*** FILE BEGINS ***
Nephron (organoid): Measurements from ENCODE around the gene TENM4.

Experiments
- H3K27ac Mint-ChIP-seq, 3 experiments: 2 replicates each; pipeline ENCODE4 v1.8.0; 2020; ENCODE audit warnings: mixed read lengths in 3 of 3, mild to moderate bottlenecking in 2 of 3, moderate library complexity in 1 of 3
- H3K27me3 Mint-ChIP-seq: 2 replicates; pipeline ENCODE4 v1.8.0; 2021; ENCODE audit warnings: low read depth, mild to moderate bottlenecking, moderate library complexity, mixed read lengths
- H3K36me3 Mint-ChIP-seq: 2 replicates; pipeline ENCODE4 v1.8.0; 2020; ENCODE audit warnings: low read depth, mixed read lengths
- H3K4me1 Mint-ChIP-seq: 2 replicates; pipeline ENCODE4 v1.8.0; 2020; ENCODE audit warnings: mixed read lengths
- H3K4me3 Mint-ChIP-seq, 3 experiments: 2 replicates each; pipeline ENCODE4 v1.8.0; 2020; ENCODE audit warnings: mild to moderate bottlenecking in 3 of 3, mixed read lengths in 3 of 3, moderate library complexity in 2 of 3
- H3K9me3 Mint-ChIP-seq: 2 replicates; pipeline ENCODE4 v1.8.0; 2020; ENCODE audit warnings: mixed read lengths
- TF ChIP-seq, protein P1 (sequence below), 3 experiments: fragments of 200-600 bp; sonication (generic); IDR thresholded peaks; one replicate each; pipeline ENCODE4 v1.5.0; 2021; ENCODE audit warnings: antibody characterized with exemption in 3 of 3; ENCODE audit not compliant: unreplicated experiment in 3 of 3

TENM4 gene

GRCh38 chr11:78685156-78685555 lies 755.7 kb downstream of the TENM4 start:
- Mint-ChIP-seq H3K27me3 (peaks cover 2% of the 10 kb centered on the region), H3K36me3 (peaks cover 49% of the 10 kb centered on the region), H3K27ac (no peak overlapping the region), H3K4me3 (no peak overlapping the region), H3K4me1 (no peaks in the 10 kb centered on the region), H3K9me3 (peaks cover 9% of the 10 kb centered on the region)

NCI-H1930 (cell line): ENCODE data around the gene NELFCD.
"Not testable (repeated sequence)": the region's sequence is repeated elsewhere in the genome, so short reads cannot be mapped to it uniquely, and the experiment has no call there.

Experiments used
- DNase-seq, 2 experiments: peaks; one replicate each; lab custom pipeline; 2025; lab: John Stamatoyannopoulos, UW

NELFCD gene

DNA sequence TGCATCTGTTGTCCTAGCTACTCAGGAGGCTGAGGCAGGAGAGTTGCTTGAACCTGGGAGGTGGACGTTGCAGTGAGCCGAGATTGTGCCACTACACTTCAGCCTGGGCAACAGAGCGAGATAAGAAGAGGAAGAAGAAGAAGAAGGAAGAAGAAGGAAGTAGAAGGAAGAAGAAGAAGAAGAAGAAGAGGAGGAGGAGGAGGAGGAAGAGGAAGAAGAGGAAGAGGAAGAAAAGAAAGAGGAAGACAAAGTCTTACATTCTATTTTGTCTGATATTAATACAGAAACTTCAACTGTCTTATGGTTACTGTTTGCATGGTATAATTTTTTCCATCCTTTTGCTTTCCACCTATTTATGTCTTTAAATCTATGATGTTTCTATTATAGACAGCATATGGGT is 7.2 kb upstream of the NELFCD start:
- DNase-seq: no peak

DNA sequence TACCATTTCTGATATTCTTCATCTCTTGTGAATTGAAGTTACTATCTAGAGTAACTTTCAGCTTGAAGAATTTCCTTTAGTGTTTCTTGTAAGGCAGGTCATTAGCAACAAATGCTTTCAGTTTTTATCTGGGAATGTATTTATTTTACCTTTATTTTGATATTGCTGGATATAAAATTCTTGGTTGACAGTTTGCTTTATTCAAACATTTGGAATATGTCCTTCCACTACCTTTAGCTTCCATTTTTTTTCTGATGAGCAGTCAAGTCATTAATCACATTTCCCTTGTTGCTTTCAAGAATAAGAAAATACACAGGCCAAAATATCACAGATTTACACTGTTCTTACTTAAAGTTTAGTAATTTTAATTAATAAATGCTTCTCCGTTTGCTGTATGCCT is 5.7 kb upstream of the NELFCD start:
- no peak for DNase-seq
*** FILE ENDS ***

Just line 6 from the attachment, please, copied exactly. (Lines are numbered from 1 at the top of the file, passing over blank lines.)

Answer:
- H3K4me1 Mint-ChIP-seq: 2 replicates; pipeline ENCODE4 v1.8.0; 2020; ENCODE audit warnings: mixed read lengths